Recently, there’s been enough local commercial real estate moves around town to fatten a Halloween goodie bag. To wit:
An undisclosed software design company recently purchased a 15,000-square-foot office building located at 6420 Wall St. in West Mobile for $1.1 million. Tommy Gleason with NAI Mobile represented the buyer. Vallas Realty Inc. represented the seller.
Foosackly’s bought the former Arby’s in Foley for $715,000. This is their first foray into Baldwin County. The building is roughly 3,000-square-feet, sits on .90 acres of property and is located at 2420 South McKenzie Street. Matt Cummings of Cummings & Associates Inc. represented the buyer (Foosackly’s). Tim Herrington of Herrington Realty worked for the seller (Beavers Inc. /Arby’s).
Cummings & Associates also recently sold two lots on University Boulevard due south of USA campus and located in the University Crossing development.
Dairy Queen purchased lot 1 in the development for $635,000. It is 1.07 acres. Express Oil Change purchased lot 2 for $432,000. That section is 33,000-square-feet. Burton Clark, realtor with Cummings & Associates handled both transactions.
BLP Mobile Paint Manufacturing Company, Inc. recently leased a 3,600-square-foot space in the Midtown Mart Shopping Center on Dauphin Street and plans to relocate from their current beltline location soon. Matt Cummings handled the lease. A major renovation of Midtown Mart Shopping Center is projected to start in late November, according to Cummings.
The former iconic Krispy Kreme on Government Street is currently earmarked for sale at $449,000. Cummings & Associates is handling tours of the property. Social media chatter indicates that interest in the landmark location has increased significantly over the past several weeks due to Mobile’s resurgent economy.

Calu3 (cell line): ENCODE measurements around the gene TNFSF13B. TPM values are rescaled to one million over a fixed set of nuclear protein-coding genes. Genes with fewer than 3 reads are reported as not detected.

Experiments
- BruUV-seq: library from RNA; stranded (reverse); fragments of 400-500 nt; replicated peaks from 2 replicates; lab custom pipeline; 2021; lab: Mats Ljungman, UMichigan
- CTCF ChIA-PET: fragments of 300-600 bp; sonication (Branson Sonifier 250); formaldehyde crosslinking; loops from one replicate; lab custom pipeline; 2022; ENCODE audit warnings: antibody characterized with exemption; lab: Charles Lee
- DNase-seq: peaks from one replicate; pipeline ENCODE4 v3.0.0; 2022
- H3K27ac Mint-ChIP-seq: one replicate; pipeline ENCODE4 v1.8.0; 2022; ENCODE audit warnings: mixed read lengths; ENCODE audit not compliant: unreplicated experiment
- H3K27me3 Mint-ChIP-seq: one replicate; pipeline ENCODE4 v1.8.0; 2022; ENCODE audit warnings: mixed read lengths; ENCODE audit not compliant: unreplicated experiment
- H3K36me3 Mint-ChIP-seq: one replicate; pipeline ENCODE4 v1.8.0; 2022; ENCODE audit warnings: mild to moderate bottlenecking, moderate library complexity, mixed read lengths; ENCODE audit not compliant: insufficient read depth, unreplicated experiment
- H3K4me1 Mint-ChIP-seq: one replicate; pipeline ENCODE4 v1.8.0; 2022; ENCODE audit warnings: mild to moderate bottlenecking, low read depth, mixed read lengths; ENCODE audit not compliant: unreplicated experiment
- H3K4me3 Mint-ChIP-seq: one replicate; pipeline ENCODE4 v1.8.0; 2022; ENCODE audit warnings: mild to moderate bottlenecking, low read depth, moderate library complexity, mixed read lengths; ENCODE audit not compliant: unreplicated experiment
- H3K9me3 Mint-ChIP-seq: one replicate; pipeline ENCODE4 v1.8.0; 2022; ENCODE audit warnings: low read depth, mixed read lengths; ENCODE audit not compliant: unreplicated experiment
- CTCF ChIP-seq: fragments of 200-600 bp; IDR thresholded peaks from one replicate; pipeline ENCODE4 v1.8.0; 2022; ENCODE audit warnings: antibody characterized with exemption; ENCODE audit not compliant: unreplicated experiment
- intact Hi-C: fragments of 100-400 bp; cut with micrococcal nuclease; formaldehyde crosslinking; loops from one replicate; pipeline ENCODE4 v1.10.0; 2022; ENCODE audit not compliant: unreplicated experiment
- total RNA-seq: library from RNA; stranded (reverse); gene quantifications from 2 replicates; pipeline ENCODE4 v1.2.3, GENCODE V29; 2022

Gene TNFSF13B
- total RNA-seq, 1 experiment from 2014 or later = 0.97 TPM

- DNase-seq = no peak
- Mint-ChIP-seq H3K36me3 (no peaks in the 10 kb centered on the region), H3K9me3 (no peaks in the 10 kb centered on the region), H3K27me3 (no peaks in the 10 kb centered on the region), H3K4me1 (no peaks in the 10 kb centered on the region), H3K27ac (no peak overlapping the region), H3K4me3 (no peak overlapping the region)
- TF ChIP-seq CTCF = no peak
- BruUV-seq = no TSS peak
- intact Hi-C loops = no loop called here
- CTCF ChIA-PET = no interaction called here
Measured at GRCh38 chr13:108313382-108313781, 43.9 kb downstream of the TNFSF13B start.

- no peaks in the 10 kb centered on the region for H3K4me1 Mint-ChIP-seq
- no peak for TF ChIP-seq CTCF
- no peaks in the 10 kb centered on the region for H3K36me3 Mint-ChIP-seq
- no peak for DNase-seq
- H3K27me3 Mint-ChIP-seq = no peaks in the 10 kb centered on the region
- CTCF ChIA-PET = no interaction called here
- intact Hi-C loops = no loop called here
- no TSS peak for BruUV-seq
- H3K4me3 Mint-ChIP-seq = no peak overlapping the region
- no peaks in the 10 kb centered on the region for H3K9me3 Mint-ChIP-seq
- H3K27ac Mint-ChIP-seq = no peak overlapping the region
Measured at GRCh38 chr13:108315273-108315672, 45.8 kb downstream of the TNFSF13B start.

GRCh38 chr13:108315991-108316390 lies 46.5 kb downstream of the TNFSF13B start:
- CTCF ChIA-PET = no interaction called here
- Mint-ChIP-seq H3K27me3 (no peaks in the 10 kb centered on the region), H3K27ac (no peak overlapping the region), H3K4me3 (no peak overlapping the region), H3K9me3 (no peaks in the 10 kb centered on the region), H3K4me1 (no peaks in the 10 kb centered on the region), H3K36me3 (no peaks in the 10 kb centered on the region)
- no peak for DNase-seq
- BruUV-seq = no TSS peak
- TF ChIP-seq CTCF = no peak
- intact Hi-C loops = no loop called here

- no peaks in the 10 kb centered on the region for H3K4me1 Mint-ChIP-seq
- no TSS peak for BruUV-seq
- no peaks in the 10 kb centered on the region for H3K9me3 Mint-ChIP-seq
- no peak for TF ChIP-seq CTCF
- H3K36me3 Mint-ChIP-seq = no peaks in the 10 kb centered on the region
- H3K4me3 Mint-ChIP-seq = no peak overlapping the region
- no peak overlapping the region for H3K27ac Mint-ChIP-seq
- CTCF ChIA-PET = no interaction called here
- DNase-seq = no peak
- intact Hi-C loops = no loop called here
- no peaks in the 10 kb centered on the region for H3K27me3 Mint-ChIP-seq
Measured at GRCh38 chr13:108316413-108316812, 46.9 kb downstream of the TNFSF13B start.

Local investors paid $2.1 million for Dauphin Center located at 2866 Dauphin St. The property is 44,606-square-feet of office and warehouse space. Nathan Handmacher of John Toomey and Company, Inc. worked for the seller. Steven McMahon of Inge Real Estate represented the buyer.
Local speculators shelled out $3,865,000 for the 66,700-square-foot Bowdoin Place Shopping Center located at 801 Highway 43 South in Saraland. Nathan Handmacher represented the purchasers. The shopping center is anchored by Food For Less, Hibbitt Sports, Cato Fashions and Wendy’s. The location is currently 90 percent occupied, per Handmacher.
Bay Four Design, LLC. has leased a 4,300-square-foot space at The Plaza de Malaga located at 6157 Airport Blvd. Nathan Handmacher worked for the landlord.
An investor bought a 9,500-square-foot building at 800 Hillcrest Road in West Mobile for $360,000. The building is fully leased and will be used entirely as office space. Paul Carter of The Paul Carter Agency represented the buyer. Matt Diamond of Diamond Properties worked for the seller.
Realtor predicting rebound
According to Pratt Thomas, CCIM, with the Merrill P. Thomas Company Inc., the market has been steadily improving since the beginning of 2013. Inventory is beginning to dwindle and commercial values have stabilized, if not increased. Many local companies have improved their cash-on-hand resources and are now looking to grow.